By Buddy Hazell
Special to The News
On January 15, 1952 I went to work for the Houston Fire Department as a Probationary Pipe and Ladder man. My salary was $100.00 a week. Six months later, my probationary time was over and I received a raise and my salary went to $150.00 a week. In all my life, I had never seen that much money at one time. I thought I had found a gold mine. I was still living at home, eating Mother’s groceries, letting her do the washing and ironing of my clothes and me just enjoying life.
But, on November 16, 1952, I married the girl of my dreams. We only dated three times in three weeks; however I knew she had to be mine. I was still making $300.00 every two weeks, and now I had rent to pay, utilities to pay, groceries to buy, a car to keep up and a wife to support. Where did my $300.00 go?
One day, Lulu said, “Buddy we are going to have a baby.” “WHAT?” I replied, “A BABY!” I didn’t know if I wanted to laugh or cry; I may have done both. Then there were all the things babies need. Lulu supplied the baby’s milk, but there were diapers and countless other things. $300.00 just wouldn’t cover it all; what am I going to do? Pride kept me from asking my Mother for help, so I found a part-time job.
In the Fire Department, we worked days one week and nights the next week. I went to work for a company that made and installed insulation bats for oil-field boilers. When I was working nights at the fire station, I worked days insulating boilers.
As time went on, there came another baby and before I knew it there were two more, making four babies in all. What a litter! Even with me working two jobs, there was still not enough money. What to do, that was the question. Lulu couldn’t go to work; she had babies to take care of. I soon got a job as a night watchman, and when I was working days at the fire station, I worked from 9 PM until 5 AM five nights a week.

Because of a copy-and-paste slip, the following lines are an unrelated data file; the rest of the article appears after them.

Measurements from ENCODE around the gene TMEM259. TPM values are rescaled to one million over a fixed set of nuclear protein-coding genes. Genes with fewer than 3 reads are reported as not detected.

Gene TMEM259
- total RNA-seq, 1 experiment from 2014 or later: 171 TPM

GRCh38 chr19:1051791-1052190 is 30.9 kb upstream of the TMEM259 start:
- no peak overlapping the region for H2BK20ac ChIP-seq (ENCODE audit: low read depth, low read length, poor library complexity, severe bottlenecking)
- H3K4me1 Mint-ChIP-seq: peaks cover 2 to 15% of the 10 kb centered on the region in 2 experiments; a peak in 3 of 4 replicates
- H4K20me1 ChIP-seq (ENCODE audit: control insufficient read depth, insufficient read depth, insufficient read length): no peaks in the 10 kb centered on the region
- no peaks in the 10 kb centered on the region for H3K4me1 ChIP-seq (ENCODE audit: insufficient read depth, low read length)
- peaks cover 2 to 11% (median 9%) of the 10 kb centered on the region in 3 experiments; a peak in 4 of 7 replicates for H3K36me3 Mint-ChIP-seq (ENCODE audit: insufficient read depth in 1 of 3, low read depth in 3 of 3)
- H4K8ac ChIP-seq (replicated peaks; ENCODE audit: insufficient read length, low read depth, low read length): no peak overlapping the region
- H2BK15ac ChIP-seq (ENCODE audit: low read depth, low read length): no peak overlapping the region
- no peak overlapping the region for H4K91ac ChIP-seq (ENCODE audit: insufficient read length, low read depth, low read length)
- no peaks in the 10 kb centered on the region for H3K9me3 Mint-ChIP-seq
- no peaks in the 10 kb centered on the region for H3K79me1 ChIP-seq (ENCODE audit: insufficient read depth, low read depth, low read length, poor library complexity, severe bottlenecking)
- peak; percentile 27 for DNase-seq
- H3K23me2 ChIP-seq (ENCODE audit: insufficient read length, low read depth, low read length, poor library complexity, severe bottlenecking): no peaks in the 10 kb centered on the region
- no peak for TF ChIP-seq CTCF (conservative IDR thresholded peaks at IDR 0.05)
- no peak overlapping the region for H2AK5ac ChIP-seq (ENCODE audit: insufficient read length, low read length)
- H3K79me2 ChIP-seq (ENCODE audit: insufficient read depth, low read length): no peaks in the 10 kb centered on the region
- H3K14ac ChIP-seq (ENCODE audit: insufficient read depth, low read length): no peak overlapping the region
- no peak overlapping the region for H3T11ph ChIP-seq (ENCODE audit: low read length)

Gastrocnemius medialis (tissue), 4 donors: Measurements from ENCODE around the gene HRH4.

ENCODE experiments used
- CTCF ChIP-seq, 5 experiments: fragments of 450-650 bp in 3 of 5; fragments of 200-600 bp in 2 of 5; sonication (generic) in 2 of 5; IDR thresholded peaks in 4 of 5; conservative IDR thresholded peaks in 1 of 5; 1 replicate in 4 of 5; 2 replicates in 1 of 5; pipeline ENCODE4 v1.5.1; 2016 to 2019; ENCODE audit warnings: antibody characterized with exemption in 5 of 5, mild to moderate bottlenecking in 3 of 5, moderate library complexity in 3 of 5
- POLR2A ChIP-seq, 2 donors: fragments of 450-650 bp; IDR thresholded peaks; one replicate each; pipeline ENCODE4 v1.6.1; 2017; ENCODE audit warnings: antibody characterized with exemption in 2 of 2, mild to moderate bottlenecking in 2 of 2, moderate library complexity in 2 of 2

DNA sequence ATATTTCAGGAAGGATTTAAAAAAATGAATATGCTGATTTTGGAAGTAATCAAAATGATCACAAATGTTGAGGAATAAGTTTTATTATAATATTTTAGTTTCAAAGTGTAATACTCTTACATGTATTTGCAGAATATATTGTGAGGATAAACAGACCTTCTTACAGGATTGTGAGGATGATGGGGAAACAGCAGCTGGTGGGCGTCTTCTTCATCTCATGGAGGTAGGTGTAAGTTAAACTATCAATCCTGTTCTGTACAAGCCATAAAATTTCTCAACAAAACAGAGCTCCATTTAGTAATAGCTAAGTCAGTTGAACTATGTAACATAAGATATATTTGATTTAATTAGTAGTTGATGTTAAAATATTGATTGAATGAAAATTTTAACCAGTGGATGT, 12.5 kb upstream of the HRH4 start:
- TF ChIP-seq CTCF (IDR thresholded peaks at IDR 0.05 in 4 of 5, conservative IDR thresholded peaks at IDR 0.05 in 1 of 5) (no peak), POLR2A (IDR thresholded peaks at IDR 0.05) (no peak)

One day I got off early from the fire station and went home, as I got out of my pick-up, our dog bit me, and the kids said, “Mother, there’s a man here.” I walked in the house and hugged and kissed my wife and the kids all said, “Oh, Mama, I’m gonna tell Daddy.” I knew right then that money wasn’t that important, I had to be home more with my family. The next day, I gave notice that I was going to quit the night watching job and the oil field job. We couldn’t live on $300.00 every two weeks, so I had to do something. A few days later we had a hard rain, and our roof started leaking; something else to spend money on, and I had just quit my part-time jobs. I borrowed some money from the bank to buy shingles for the house and roofed it myself.
Now, I am back to just $300.00 every two weeks and along with our regular bills, we now owe the bank as well. What to do, what to do? A neighbor asked me if I would roof his house, and I did. Then word got around and I soon had more and more houses to roof. I started roofing and just worked three or four days a week and made more money than I had made working on three jobs.
Working never hurt anyone, but DON’T PUT IT BEFORE TIME WITH YOUR FAMILY!